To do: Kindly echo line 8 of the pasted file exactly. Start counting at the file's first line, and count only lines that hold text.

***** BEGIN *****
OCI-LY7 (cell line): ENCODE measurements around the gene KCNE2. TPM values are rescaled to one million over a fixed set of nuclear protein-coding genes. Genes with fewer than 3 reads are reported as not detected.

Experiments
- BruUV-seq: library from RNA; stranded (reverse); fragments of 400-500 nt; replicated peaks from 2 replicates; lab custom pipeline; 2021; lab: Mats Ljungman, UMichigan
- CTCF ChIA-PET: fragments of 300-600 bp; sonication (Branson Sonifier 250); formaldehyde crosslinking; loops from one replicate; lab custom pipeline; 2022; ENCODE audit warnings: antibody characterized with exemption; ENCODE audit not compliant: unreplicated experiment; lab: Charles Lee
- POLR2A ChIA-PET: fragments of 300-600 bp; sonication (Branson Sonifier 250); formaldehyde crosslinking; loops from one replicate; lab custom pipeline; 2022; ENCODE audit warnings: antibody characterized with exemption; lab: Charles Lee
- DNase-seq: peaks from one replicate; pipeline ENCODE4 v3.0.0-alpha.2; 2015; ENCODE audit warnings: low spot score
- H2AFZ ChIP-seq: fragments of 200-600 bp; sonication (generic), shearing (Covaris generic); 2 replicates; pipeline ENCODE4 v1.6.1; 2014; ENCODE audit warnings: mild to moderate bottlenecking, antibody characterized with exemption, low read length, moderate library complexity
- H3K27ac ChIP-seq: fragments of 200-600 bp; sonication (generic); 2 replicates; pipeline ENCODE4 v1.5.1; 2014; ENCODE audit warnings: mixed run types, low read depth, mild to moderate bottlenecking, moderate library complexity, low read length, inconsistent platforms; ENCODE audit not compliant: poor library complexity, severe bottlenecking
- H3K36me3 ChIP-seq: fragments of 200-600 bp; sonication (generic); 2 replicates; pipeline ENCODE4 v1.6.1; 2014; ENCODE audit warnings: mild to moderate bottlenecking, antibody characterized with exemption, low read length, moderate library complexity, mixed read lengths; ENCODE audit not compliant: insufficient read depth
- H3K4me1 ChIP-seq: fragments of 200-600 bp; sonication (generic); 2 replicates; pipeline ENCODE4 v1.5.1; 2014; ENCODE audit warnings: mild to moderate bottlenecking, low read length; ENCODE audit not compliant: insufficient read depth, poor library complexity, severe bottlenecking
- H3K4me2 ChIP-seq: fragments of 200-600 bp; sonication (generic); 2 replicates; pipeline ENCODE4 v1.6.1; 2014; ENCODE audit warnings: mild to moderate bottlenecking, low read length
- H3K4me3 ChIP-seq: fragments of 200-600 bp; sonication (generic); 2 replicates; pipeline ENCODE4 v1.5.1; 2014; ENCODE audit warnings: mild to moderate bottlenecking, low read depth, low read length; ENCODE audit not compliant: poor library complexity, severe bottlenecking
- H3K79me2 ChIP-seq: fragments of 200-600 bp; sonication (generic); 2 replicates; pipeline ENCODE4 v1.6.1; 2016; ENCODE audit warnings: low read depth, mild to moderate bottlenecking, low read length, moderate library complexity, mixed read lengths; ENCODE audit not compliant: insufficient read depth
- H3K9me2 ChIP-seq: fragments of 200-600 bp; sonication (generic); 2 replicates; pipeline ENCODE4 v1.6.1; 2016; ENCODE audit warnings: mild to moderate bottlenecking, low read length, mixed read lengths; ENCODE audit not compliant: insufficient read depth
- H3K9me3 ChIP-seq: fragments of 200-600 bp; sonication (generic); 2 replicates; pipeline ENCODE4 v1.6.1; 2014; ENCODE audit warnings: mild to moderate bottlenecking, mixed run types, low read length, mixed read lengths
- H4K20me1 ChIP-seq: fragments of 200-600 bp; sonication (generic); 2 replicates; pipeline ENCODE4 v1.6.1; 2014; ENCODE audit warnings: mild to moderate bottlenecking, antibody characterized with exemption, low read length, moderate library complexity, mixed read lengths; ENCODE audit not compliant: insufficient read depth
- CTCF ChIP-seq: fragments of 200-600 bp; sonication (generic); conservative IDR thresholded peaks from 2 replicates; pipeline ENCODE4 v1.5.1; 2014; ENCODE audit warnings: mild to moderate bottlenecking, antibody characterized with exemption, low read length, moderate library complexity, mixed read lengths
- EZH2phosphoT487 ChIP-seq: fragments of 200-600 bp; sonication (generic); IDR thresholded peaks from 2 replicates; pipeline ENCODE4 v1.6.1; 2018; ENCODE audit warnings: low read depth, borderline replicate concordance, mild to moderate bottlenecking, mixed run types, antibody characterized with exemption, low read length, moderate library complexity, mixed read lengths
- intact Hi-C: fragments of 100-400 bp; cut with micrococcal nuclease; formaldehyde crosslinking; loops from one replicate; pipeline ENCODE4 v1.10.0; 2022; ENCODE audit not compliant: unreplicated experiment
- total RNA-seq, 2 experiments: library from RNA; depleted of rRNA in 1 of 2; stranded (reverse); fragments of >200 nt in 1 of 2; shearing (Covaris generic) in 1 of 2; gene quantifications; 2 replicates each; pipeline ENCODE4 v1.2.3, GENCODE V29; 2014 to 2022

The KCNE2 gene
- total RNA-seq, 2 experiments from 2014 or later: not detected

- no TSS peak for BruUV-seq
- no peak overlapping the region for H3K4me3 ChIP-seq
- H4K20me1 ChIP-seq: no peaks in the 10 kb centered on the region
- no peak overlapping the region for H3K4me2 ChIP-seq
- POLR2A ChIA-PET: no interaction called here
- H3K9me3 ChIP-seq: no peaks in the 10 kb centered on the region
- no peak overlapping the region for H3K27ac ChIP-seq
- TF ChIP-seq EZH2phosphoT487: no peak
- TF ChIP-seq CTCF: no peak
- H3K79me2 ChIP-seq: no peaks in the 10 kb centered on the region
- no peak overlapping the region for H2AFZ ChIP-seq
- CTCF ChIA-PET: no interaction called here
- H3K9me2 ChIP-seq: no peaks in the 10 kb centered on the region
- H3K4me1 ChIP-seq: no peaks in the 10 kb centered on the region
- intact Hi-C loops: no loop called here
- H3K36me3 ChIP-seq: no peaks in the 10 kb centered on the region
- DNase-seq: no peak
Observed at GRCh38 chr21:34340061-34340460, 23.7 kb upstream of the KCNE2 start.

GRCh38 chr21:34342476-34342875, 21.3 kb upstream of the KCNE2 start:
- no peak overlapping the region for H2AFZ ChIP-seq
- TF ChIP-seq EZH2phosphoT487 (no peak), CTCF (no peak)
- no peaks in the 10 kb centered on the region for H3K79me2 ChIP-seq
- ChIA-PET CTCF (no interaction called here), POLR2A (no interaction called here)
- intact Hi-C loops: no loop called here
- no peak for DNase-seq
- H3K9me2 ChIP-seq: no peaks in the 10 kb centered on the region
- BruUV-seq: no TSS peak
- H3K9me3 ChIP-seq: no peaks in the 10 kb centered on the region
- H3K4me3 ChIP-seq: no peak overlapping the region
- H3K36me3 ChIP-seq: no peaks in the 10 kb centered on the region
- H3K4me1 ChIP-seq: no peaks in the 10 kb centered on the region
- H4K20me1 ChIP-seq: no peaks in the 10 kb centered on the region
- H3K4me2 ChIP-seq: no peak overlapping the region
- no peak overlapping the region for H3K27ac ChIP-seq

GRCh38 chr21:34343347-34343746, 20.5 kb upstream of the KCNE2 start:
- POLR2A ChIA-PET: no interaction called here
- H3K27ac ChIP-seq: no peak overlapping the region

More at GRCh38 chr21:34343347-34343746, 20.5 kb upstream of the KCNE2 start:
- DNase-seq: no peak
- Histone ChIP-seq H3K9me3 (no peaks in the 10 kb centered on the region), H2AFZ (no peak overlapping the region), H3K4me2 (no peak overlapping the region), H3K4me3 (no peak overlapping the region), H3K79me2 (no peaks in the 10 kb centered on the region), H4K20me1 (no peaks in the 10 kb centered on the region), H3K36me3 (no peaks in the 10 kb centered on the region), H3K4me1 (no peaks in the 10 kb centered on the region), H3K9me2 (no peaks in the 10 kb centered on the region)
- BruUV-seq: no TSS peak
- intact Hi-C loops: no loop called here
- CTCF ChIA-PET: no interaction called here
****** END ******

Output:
- H3K27ac ChIP-seq: fragments of 200-600 bp; sonication (generic); 2 replicates; pipeline ENCODE4 v1.5.1; 2014; ENCODE audit warnings: mixed run types, low read depth, mild to moderate bottlenecking, moderate library complexity, low read length, inconsistent platforms; ENCODE audit not compliant: poor library complexity, severe bottlenecking